Miami Dade Real Estate

Millennials More Willing to Buy Fixer-Uppers

Millennial first-time homeowners are showing more willingness than previous generations to complete do-it-yourself projects around the house or wait until they can afford to make the improvements they desire, a new survey by Better Homes & Gardens magazine finds. Fifty percent of those surveyed said that their current home required some degree of repair or remodeling at the time they moved in.

Only 50 percent of first-time millennial homeowners say they are willing to spend top dollar to get exactly the features and quality they want in a home, the survey showed.

"These first-time millennial homeowners are focused on building equity, not debt," says Jill Waage, editorial director of Digital Content and Products at Better Homes & Gardens. "They are strong believers in being able to afford their dreams as they achieve them and not over-stretch themselves."

Eighty-five percent of first-time millennial homeowners say they view homeownership as a sound investment.

Their housing wish-list is for a mid-sized home (about 2,000 square feet) with a renovated kitchen and bathroom, as well as a deck or patio space.

The DIY projects that landed the highest on their to-do lists are installing light fixtures and tile, and painting walls, the survey found.

"Millennials and millennial 'firsts' [first-time homeowners] are paving their own paths in homeownership based on their own budgets, timeline and needs," Waage says. "These 'firsts' are replacing big-budget homes and expensive renovations with patience, frugalness and practicality."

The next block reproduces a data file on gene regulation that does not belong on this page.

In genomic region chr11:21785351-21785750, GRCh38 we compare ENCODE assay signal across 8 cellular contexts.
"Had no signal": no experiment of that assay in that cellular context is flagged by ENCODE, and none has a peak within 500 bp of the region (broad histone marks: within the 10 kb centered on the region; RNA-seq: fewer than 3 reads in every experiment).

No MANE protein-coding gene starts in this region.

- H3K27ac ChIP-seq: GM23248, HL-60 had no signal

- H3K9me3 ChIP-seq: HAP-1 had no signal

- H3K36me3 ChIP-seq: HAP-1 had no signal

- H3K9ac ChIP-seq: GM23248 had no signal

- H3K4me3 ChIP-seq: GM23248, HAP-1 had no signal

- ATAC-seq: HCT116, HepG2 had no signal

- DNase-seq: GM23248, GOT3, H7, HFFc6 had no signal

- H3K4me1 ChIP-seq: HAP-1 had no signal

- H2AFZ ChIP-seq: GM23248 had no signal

Young Adults Struggling to Buy Their First Home

Whether it's lagging salaries or soaring costs, young adults across the region aren't ready to leave home.

Starting salaries lagging behind inflation coupled with ballooning student debts prevent many recent graduates from affording mortgage and even rental payments, said Bob Reby, CEO of Danbury-based Reby Advisors. As a result, young adults' decisions to defer moving away from home is more a matter of necessity than choice. This is a "systemic societal problem," he said.

"What I'm seeing is young people, as talented as they are, having salaries that are not keeping up with the ability to buy a home at the age their parents or grandparents were when they bought their first home," Reby said. "Inflation adjusted, it's a fraction of what people earned in the 1980s out of school. Even renting is a challenge. If renting is a challenge, buying a house is definitely a challenge. Then, if there's college debt, that's something else they have to deal with."

Reby advises clients to spend no more than 28 to 32 percent of their gross income on housing, whether it's renting or buying a home. But he often sees people making financial decisions based on expected salaries in the future, rather than the present, he said.